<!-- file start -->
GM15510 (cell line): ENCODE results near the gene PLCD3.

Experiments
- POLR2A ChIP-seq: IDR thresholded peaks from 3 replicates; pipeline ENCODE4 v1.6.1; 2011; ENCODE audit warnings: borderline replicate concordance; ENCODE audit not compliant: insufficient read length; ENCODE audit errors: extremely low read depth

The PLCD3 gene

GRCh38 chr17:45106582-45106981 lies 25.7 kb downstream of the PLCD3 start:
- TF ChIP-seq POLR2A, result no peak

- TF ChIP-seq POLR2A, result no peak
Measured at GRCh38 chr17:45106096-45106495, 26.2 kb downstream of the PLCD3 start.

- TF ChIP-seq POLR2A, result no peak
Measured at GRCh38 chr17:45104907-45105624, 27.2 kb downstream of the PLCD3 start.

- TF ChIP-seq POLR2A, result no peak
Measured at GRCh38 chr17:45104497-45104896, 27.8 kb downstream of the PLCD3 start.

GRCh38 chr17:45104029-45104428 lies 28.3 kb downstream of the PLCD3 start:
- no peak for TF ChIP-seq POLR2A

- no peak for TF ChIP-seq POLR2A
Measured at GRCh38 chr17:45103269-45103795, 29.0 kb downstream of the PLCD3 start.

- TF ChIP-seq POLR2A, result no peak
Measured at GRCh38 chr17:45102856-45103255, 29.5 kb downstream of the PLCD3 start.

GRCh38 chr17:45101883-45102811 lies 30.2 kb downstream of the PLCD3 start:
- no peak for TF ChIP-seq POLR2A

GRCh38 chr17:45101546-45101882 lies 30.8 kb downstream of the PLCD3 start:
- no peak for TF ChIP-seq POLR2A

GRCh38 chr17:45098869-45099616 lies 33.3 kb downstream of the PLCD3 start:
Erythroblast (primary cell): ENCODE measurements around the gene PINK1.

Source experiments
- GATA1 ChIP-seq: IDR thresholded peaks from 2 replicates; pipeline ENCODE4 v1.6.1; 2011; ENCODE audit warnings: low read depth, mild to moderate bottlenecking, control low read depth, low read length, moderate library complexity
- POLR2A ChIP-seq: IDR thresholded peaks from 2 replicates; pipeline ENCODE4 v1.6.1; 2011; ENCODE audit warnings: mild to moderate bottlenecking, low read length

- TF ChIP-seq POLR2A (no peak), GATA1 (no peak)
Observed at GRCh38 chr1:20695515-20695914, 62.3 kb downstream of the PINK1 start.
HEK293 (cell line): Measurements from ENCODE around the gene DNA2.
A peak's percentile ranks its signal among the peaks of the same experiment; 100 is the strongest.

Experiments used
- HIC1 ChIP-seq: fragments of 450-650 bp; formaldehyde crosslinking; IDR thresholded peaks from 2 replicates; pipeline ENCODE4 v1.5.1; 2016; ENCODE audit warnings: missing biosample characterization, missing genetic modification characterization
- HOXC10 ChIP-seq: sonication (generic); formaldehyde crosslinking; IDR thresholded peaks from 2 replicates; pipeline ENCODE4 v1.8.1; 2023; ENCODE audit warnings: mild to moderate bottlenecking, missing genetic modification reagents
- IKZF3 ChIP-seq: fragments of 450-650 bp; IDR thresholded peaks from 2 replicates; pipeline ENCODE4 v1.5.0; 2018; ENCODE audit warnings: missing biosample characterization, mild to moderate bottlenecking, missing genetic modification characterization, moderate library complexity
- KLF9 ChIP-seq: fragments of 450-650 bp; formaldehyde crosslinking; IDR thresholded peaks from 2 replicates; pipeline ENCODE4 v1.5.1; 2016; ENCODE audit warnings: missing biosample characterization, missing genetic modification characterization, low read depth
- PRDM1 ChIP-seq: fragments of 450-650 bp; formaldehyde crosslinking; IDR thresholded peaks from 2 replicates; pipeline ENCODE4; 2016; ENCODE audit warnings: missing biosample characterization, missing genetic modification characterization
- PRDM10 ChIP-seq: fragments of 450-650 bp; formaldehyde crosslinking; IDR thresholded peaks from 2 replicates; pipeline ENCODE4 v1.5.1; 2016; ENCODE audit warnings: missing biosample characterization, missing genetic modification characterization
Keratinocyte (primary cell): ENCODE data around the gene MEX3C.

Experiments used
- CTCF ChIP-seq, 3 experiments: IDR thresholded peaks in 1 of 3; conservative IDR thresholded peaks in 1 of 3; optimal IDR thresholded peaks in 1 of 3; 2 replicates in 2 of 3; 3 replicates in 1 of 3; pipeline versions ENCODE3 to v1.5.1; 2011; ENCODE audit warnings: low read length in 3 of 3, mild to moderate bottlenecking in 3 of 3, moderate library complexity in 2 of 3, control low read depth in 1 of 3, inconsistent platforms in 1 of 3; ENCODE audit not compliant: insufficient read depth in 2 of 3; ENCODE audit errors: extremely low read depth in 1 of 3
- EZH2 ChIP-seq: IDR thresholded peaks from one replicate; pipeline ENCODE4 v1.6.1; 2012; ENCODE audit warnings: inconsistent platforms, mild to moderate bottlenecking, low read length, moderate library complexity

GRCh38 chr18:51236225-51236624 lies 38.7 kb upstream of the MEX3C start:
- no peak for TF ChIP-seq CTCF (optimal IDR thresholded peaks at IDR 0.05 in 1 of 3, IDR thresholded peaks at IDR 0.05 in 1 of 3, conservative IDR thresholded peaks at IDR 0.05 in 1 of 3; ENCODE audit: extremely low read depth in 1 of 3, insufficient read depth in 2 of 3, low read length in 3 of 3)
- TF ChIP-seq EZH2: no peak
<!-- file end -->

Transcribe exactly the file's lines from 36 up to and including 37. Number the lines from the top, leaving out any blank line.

- KLF9 ChIP-seq: fragments of 450-650 bp; formaldehyde crosslinking; IDR thresholded peaks from 2 replicates; pipeline ENCODE4 v1.5.1; 2016; ENCODE audit warnings: missing biosample characterization, missing genetic modification characterization, low read depth
- PRDM1 ChIP-seq: fragments of 450-650 bp; formaldehyde crosslinking; IDR thresholded peaks from 2 replicates; pipeline ENCODE4; 2016; ENCODE audit warnings: missing biosample characterization, missing genetic modification characterization